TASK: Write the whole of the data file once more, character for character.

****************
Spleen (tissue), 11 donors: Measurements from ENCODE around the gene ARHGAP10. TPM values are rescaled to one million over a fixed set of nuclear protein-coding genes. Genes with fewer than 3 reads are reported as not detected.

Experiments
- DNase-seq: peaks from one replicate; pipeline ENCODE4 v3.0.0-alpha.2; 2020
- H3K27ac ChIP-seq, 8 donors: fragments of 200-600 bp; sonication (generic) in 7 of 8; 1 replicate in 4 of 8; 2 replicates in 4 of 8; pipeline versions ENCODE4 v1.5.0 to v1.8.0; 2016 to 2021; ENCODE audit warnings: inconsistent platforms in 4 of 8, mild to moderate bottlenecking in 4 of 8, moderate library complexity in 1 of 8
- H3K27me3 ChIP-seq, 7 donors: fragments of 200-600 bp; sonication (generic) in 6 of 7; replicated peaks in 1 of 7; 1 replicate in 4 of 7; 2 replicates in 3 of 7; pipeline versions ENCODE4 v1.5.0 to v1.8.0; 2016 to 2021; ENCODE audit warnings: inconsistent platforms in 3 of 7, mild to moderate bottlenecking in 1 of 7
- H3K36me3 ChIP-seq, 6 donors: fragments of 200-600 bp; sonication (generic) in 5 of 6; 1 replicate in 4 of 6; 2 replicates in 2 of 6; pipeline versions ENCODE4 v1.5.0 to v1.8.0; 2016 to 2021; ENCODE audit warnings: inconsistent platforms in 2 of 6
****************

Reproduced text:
Spleen (tissue), 11 donors: Measurements from ENCODE around the gene ARHGAP10. TPM values are rescaled to one million over a fixed set of nuclear protein-coding genes. Genes with fewer than 3 reads are reported as not detected.

Experiments
- DNase-seq: peaks from one replicate; pipeline ENCODE4 v3.0.0-alpha.2; 2020
- H3K27ac ChIP-seq, 8 donors: fragments of 200-600 bp; sonication (generic) in 7 of 8; 1 replicate in 4 of 8; 2 replicates in 4 of 8; pipeline versions ENCODE4 v1.5.0 to v1.8.0; 2016 to 2021; ENCODE audit warnings: inconsistent platforms in 4 of 8, mild to moderate bottlenecking in 4 of 8, moderate library complexity in 1 of 8
- H3K27me3 ChIP-seq, 7 donors: fragments of 200-600 bp; sonication (generic) in 6 of 7; replicated peaks in 1 of 7; 1 replicate in 4 of 7; 2 replicates in 3 of 7; pipeline versions ENCODE4 v1.5.0 to v1.8.0; 2016 to 2021; ENCODE audit warnings: inconsistent platforms in 3 of 7, mild to moderate bottlenecking in 1 of 7
- H3K36me3 ChIP-seq, 6 donors: fragments of 200-600 bp; sonication (generic) in 5 of 6; 1 replicate in 4 of 6; 2 replicates in 2 of 6; pipeline versions ENCODE4 v1.5.0 to v1.8.0; 2016 to 2021; ENCODE audit warnings: inconsistent platforms in 2 of 6